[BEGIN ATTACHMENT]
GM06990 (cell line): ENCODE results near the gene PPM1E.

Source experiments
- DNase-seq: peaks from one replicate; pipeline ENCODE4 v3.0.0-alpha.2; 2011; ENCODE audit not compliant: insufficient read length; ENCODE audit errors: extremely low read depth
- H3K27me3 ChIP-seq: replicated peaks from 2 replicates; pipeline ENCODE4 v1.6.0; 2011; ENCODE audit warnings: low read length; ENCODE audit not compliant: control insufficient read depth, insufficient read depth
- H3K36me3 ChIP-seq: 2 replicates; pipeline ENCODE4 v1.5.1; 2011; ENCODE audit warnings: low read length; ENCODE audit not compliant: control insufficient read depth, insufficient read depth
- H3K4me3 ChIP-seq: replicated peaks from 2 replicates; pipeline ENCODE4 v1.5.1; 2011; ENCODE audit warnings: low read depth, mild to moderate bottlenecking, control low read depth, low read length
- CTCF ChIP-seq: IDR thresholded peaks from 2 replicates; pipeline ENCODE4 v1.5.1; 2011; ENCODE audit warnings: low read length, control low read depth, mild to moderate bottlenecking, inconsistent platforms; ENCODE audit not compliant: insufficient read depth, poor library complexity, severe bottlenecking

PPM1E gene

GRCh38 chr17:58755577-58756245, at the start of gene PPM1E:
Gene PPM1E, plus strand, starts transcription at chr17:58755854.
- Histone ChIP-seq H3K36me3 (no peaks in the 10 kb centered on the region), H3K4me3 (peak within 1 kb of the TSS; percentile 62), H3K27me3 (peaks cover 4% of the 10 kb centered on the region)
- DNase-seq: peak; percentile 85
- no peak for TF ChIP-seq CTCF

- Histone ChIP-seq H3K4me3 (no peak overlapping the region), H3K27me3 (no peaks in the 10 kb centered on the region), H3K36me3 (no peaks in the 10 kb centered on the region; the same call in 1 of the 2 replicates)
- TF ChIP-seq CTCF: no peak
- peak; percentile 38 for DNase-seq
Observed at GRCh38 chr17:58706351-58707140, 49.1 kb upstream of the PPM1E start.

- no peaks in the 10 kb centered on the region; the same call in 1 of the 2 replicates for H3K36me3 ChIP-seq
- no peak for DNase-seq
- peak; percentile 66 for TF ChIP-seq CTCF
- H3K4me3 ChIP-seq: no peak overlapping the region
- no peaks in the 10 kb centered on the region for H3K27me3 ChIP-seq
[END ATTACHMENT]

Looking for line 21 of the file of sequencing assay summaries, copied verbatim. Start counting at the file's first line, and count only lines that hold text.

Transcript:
- H3K4me3 ChIP-seq: no peak overlapping the region